SCOTTSDALE, Ariz. — Several states have either implemented new rules surrounding pole attachments or are currently conducting proceedings to address certain issues attachers and pole owners encounter as they enter pole attachment agreements in an effort to help expedite broadband deployment. “It’s really gratifying to see that a lot of states are really paying attention to our concerns,” said Benjamin Aron, director-state regulatory affairs at CTIA, during a late Monday panel at the National Association of Regulatory Utility Commissioners 2018 Summer Policy Summit.
States including Maine, California, New Hampshire, and Massachusetts, have recently revised their pole attachment rules to address issues such as nondiscriminatory access to utility poles, make-ready work, and overlashing.
“As an industry we are looking at new technologies and a new way of getting our broadband out to customers,” Mr. Aron said. “These technologies more and more involve infrastructure, including poles.”
Mr. Aron said there were two keys to pole attachments in the wireless industry: rates and access. “Rates have to be compensatory. The access piece is more complicated,” he said. “It is highly specific to the electric utility you are dealing with.”
“We’re looking for consistency and efficient processes that work, and a regulator that will hear disputes and resolve disputes in a timely manner,” he said, noting that Maine had a very timely process to hearing disputes and getting them resolved quickly, called the “rapid response process.”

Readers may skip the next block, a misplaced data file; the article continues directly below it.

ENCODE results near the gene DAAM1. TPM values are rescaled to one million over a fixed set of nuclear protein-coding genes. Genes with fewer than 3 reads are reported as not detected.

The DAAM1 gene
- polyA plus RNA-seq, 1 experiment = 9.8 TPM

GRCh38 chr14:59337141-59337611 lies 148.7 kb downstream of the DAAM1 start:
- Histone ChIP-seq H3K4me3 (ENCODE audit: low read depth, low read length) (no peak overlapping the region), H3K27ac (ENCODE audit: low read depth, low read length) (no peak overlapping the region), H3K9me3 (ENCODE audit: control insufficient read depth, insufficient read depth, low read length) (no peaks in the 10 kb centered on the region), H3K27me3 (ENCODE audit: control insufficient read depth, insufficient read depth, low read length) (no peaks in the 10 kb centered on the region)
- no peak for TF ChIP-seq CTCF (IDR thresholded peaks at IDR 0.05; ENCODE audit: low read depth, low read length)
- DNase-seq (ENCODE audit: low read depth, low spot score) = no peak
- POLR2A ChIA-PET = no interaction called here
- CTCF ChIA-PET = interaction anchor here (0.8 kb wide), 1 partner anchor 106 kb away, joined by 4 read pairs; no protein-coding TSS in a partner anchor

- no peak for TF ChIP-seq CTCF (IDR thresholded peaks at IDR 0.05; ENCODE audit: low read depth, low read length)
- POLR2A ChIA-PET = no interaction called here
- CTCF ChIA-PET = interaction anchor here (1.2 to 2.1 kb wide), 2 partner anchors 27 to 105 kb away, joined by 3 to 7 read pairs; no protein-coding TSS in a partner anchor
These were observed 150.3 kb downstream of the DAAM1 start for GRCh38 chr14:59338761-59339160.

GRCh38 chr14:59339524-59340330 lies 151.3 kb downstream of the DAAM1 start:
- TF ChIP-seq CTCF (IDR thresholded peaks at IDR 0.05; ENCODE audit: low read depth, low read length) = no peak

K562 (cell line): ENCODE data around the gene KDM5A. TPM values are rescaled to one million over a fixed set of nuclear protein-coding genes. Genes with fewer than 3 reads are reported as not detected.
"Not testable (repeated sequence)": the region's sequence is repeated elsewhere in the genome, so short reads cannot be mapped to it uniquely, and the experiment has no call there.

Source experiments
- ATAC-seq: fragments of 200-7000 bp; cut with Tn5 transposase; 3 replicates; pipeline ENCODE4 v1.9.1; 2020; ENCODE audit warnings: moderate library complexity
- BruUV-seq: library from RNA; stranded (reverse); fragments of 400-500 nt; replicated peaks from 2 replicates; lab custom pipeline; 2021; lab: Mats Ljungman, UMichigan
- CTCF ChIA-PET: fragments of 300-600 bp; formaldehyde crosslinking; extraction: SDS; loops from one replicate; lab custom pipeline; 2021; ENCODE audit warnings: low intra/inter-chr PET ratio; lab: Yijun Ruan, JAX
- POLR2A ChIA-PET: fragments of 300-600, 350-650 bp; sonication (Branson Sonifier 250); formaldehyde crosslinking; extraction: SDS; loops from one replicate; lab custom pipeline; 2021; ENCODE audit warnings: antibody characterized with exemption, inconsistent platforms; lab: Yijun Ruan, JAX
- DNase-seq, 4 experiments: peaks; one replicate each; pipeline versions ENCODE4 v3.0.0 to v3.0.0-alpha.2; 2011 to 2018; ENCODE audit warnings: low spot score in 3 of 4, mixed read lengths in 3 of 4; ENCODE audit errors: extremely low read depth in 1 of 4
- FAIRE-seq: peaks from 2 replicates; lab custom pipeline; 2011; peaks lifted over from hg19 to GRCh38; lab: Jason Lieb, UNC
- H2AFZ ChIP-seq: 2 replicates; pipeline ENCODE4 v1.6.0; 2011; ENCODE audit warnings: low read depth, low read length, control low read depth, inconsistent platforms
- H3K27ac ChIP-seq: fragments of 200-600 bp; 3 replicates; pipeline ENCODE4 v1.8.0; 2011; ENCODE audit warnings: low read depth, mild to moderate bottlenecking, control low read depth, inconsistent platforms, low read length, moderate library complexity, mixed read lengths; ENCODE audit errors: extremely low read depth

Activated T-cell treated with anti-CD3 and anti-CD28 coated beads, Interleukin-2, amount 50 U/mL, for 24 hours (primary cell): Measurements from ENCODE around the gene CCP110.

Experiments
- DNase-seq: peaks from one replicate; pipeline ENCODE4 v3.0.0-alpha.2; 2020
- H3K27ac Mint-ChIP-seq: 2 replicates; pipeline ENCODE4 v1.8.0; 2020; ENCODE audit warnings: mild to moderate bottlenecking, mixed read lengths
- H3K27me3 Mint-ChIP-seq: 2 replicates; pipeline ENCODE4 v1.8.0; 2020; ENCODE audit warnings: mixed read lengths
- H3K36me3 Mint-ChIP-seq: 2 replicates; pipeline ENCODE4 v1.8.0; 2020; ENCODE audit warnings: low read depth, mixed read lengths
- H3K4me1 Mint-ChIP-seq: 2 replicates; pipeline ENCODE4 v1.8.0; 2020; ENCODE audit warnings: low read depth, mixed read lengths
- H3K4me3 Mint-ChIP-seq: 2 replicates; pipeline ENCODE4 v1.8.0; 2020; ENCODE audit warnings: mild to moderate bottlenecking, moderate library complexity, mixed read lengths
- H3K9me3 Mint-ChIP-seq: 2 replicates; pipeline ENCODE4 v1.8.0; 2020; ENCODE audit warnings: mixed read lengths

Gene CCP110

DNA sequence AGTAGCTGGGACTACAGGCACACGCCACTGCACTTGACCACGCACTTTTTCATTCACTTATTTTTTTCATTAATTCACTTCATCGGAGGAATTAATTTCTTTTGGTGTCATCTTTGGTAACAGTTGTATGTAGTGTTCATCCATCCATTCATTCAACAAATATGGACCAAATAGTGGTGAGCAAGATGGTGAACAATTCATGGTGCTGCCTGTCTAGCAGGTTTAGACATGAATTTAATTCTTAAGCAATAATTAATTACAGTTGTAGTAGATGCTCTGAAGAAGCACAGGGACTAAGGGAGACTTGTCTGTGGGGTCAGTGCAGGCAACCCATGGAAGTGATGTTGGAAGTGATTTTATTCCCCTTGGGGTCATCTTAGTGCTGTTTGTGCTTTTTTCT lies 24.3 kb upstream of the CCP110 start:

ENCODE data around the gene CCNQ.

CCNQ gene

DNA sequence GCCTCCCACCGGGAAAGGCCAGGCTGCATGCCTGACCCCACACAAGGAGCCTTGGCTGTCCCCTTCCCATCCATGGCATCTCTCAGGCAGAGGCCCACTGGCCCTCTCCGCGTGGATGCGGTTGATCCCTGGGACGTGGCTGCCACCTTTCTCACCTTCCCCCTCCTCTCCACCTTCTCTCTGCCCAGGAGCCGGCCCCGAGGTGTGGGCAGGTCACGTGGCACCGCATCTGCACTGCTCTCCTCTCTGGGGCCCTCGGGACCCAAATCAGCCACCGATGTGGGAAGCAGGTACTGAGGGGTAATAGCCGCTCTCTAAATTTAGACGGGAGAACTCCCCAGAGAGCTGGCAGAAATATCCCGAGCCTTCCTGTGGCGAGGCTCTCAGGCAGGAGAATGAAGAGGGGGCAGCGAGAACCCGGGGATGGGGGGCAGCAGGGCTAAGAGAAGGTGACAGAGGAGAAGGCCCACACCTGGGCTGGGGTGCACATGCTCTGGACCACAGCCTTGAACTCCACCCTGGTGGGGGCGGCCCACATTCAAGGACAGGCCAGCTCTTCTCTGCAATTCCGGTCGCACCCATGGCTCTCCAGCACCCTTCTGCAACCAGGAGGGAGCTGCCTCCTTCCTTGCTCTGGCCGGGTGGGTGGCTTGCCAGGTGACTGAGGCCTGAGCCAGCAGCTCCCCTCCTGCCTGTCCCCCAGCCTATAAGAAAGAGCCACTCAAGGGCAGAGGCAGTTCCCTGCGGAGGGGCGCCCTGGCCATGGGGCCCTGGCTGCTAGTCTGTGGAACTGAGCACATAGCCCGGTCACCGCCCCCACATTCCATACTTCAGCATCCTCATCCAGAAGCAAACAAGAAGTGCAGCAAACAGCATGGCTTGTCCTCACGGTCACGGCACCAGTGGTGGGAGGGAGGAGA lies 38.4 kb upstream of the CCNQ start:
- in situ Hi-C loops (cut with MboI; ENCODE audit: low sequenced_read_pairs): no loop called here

David Don, VP-regulatory policy at Comcast Corp. and a member of the FCC’s Broadband Deployment Advisory Committee (BDAC), said much of the BDAC’s efforts were focused on deploying facilities in public rights of way.
“One of the key issues we’ve discussed is how do you balance the competing interests,” he said. “How do you protect the equipment and the right of way? … As an incumbent attacher, we wanted to make sure there was a balancing of utility owners and existing attachers. Yes, we do have to streamline and come up with new processes that are quicker. But we also need to balance all of the competing interests here.”
Overall, he said that “a lot of good ideas came out of this process, and hopefully we can all put these into play and help connect all of our citizens. I think the BDAC is a step in the right direction getting these [ideas] out there and on the table.”
Tom Freeberg, director-regulatory compliance at CenturyLink, Inc., said that when it comes to pole attachments, “there’s rarely a win-win. It’s more often a win on one side and a loss on another.”
CenturyLink, he said, favors maximum flexibility to negotiate confidential agreements between parties as much as possible. “We typically favor alignment with the federal rules,” he added.
So far, he said, CenturyLink supports the FCC’s draft third report and order and declaratory ruling on pole attachments that’s on the agency’s Aug. 2 meeting agenda, and specifically the proposal’s approach to overlashing and the order’s discussion on “reasonable and nondiscriminatory rates and terms for all attachers.”
“We need to have policies that promote overlashing,” he said. “It’s an efficient way to promote new deployment.”
Mr. Don also noted that there should be more agreement when it comes to pole attachment policies. “We are all talking about the same issues that affect communications policy. There is true convergence in intermodal competition,” he said. “We’re all under vastly different regulatory regimes, even though we are all essentially selling the same thing.” The cable industry pays $3 billion a year in franchise fees, he noted.
He added, “We need to talk about how to streamline these rules in a nondiscriminatory way. We need to be talking about a converged regulatory model. Pole attachments is the perfect example of where this can really happen.” —Carrie DeLeon, firstname.lastname@example.org